14. Use online discussion boards judiciously. Be careful not to rely on low level thinking and prompts that result in yes/no types of responses. This is probably the area that takes the greatest amount of practice for teachers new to online. Try to think about the types of questions used in a physical classroom that generate higher order thinking and are interesting to students.

  15. DO NOT resort to “post one, respond to two”  instructions for discussion boards. Seeing the same instructions consistently is mind-numbing for learners. You need purpose to online discussions just as you do in face-to-face counterparts. Try, the best you can, to be creative. Look for online resources on how to conduct online discussions. Or try out some video response tools such as Voicethread and Flipgrid to better imitate face-to-face classroom discussions.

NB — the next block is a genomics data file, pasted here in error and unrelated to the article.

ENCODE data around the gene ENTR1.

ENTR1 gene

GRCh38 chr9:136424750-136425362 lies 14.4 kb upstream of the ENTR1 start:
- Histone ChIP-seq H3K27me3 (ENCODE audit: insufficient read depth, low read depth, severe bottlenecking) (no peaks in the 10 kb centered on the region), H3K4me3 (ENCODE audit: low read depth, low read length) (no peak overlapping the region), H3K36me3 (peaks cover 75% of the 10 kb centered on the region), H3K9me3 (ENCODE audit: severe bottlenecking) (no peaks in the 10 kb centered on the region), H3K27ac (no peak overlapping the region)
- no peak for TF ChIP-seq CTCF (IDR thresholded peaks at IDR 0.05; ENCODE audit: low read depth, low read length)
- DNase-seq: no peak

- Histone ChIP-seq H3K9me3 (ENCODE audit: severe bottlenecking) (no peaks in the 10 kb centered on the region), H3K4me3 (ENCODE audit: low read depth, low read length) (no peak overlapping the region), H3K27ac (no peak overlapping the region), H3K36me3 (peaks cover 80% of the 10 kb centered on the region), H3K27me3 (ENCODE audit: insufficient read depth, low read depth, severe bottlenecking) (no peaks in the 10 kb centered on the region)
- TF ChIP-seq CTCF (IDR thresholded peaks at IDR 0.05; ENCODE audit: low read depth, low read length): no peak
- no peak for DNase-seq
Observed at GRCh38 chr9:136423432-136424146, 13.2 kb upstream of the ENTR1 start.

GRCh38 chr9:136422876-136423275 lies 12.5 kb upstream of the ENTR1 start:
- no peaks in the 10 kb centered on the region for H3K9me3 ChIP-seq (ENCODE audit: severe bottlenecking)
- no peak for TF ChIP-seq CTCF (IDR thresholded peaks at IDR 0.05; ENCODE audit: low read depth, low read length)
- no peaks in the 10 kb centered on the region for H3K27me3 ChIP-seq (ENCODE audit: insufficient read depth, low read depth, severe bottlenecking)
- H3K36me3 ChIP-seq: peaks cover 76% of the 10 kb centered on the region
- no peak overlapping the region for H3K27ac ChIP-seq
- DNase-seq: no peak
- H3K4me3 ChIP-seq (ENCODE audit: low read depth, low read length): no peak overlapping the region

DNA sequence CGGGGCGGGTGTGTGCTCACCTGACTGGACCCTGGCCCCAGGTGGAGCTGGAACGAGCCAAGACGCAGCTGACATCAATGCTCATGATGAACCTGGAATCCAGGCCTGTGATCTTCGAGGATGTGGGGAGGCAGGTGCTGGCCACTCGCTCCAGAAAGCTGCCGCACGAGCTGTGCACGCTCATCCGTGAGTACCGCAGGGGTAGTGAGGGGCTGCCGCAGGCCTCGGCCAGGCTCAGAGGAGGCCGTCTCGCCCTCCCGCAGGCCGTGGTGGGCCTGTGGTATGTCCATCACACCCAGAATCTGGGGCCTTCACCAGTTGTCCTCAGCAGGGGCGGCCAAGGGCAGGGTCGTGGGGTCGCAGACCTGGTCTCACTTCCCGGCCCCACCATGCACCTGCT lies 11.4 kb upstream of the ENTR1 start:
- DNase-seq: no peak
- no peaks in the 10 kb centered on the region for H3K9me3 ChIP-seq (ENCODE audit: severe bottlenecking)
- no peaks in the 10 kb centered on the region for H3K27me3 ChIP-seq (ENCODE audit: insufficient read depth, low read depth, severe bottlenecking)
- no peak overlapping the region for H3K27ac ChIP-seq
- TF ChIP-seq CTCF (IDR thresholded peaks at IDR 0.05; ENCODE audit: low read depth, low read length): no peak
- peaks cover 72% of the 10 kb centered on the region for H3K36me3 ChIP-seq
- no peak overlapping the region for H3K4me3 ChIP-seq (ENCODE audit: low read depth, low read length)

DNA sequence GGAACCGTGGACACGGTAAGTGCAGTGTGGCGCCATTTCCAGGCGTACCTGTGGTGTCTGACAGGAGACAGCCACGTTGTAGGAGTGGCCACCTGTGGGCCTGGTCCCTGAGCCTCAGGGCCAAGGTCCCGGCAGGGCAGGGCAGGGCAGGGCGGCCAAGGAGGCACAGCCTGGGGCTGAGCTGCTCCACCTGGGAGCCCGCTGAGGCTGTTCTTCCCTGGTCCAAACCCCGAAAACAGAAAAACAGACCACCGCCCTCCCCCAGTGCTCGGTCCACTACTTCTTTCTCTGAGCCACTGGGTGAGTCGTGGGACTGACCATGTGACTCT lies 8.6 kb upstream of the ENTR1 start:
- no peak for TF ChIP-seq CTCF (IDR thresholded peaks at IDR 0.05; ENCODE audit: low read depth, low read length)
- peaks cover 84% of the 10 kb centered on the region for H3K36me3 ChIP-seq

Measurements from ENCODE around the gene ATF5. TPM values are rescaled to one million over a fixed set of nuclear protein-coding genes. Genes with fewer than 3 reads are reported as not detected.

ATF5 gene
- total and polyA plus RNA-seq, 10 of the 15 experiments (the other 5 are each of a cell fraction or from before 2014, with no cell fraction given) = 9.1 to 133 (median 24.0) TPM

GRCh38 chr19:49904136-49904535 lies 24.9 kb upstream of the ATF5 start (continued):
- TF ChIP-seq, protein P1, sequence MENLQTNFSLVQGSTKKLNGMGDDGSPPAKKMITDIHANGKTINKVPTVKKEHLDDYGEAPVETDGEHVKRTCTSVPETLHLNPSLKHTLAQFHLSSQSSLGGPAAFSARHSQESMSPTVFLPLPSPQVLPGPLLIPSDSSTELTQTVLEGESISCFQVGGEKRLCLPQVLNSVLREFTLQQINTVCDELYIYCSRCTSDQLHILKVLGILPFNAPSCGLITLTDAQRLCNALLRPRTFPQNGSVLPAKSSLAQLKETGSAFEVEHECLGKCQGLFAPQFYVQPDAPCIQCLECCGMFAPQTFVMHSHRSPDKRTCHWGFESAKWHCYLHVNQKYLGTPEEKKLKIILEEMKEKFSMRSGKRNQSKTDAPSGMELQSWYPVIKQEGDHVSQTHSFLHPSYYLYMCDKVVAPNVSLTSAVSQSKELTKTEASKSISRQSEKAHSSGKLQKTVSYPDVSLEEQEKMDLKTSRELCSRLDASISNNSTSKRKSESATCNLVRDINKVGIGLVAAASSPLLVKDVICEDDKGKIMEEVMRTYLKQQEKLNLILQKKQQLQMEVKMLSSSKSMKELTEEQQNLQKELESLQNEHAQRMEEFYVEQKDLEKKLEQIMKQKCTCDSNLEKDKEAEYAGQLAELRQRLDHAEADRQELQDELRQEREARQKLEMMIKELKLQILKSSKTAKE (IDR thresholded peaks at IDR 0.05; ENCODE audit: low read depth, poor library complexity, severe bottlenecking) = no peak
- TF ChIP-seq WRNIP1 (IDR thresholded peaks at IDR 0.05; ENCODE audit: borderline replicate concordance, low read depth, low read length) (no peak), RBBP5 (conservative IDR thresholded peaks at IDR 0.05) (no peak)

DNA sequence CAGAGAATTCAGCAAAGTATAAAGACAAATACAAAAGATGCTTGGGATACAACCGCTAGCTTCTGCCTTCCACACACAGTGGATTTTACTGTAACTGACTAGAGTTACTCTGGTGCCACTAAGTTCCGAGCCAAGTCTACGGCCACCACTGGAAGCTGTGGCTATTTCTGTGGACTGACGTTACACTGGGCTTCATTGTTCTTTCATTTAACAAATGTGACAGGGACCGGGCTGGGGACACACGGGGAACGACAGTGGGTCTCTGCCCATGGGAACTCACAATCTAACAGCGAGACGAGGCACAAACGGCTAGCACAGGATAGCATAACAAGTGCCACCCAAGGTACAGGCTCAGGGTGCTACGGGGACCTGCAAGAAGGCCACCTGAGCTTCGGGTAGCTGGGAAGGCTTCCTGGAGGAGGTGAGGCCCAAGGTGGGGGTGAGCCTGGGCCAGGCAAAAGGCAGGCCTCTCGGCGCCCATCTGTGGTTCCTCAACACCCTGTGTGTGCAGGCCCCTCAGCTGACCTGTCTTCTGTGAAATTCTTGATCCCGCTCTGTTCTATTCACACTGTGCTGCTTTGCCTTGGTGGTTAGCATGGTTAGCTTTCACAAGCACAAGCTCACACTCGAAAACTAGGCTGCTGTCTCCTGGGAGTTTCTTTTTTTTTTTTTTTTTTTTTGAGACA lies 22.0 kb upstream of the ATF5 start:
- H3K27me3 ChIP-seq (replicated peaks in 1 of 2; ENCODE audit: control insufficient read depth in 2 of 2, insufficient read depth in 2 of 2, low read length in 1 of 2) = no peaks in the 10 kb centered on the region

16. Be kind and compassionate. Students are going through the same trauma as you. Perhaps more so. Which means we should probably worry less about grades and more about meeting student needs at this time.

  17. Use the extensive experience and resources of your state supplemental online program (if you are lucky enough to have one). 

Remember to breathe and not forget the joy and purpose that teaching brings to your life and to those that you support. We will get back to normal, albeit a new normal, but normal none-the-less. And, if we are lucky, we will learn something new in the process. Perhaps how to reach that one child that was unreachable before, or how to better structure our class time so that each learner is given the attention they need, right when they need it. Technology is not a panacea, but it can help bridge gaps that we didn’t even know we had. Here are some resources that may help in the process of establishing the new normal….